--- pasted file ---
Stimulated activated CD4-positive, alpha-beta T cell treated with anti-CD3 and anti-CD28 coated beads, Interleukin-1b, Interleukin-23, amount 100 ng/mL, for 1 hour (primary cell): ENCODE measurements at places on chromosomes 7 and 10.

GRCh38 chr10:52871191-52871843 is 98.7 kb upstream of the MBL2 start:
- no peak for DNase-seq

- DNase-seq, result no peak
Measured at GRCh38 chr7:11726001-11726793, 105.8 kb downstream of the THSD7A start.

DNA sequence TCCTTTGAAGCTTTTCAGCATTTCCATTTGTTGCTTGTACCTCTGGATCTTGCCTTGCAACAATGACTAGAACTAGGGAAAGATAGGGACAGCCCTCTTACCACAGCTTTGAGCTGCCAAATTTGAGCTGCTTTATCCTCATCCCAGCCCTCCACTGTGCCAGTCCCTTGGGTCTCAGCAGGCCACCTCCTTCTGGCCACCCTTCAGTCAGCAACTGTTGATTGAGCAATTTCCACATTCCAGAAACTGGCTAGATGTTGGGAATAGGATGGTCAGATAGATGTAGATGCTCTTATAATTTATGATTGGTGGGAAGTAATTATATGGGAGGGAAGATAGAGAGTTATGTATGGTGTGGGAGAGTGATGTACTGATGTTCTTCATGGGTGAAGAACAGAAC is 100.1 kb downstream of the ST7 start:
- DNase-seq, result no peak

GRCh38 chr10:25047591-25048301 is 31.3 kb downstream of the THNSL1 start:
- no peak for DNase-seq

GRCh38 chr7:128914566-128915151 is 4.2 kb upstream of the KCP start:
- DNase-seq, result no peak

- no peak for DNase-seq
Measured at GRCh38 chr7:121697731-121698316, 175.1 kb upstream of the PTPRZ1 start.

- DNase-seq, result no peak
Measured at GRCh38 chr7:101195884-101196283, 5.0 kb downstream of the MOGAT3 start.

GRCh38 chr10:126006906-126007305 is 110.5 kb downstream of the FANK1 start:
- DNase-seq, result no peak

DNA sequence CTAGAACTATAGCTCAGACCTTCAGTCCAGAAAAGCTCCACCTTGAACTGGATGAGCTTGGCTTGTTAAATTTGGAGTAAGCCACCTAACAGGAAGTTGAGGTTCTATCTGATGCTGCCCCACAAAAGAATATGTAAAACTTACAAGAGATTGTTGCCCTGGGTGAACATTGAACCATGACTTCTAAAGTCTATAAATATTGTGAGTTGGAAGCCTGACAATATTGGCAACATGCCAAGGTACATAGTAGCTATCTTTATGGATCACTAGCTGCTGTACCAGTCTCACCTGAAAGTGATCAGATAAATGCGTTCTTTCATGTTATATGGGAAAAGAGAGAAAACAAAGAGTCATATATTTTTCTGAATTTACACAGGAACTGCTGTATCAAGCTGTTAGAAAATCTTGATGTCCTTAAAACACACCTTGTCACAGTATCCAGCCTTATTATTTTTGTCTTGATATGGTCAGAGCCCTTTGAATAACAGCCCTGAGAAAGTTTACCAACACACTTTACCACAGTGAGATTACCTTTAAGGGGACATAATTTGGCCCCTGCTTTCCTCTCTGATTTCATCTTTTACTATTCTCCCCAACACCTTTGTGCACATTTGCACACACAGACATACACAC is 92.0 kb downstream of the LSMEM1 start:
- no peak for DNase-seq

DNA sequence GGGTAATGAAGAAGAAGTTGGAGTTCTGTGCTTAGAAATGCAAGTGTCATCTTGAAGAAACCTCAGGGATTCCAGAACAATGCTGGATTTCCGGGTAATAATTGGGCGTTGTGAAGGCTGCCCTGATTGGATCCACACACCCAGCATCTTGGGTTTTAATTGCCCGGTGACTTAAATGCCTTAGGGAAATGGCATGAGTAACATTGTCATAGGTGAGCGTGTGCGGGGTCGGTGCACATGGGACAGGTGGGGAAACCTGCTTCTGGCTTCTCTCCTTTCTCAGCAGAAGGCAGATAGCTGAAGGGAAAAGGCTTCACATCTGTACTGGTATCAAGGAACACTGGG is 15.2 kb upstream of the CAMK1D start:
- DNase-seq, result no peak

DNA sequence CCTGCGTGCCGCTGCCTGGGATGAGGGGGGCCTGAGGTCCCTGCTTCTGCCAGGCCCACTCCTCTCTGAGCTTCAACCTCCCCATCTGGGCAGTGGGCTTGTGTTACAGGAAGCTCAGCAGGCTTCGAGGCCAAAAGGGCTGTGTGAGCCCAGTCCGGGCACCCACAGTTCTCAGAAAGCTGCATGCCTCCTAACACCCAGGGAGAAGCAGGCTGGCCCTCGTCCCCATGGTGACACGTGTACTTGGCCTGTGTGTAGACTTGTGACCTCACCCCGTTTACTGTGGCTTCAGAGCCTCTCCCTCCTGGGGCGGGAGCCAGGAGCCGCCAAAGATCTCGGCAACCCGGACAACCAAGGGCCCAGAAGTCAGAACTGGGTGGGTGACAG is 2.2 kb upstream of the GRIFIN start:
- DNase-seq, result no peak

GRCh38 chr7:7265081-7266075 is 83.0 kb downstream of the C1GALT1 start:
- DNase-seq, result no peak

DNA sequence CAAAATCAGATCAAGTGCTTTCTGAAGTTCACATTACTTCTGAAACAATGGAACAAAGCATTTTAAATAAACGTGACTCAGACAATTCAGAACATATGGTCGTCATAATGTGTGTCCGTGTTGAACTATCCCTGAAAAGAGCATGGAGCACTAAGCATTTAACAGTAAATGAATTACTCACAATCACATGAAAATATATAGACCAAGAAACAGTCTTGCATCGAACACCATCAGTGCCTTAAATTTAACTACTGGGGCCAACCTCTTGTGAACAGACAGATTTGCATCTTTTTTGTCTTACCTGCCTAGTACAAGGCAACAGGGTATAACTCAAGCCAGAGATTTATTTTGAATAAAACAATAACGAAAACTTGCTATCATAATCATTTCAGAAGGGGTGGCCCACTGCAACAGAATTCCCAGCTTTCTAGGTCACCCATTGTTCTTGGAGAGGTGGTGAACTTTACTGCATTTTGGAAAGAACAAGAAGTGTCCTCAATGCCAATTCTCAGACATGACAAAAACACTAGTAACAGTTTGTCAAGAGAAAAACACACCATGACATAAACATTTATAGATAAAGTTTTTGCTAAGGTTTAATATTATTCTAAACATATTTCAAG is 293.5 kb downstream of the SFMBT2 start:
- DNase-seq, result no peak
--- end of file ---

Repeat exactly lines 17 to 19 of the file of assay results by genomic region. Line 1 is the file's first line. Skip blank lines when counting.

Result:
- DNase-seq, result no peak

DNA sequence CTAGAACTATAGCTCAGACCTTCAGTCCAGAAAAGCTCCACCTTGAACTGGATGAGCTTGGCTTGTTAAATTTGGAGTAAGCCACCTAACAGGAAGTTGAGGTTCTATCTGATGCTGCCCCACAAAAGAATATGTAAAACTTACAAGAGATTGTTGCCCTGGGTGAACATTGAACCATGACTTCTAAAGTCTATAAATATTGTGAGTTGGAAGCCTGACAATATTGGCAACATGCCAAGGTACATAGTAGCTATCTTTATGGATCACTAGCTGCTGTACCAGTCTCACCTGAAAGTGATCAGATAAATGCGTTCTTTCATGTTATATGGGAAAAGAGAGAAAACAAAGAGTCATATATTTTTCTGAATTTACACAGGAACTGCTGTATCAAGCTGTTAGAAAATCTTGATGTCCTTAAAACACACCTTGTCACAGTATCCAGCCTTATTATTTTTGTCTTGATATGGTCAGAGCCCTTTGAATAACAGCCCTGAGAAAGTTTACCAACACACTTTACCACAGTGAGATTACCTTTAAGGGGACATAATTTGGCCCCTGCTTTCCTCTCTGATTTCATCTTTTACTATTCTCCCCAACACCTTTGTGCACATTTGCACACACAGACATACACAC is 92.0 kb downstream of the LSMEM1 start:
- no peak for DNase-seq